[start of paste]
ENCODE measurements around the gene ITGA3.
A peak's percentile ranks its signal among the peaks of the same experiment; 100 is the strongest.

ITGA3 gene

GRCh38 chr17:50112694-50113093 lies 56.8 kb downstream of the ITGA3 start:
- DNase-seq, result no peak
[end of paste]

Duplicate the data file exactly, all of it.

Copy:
ENCODE measurements around the gene ITGA3.
A peak's percentile ranks its signal among the peaks of the same experiment; 100 is the strongest.

ITGA3 gene

GRCh38 chr17:50112694-50113093 lies 56.8 kb downstream of the ITGA3 start:
- DNase-seq, result no peak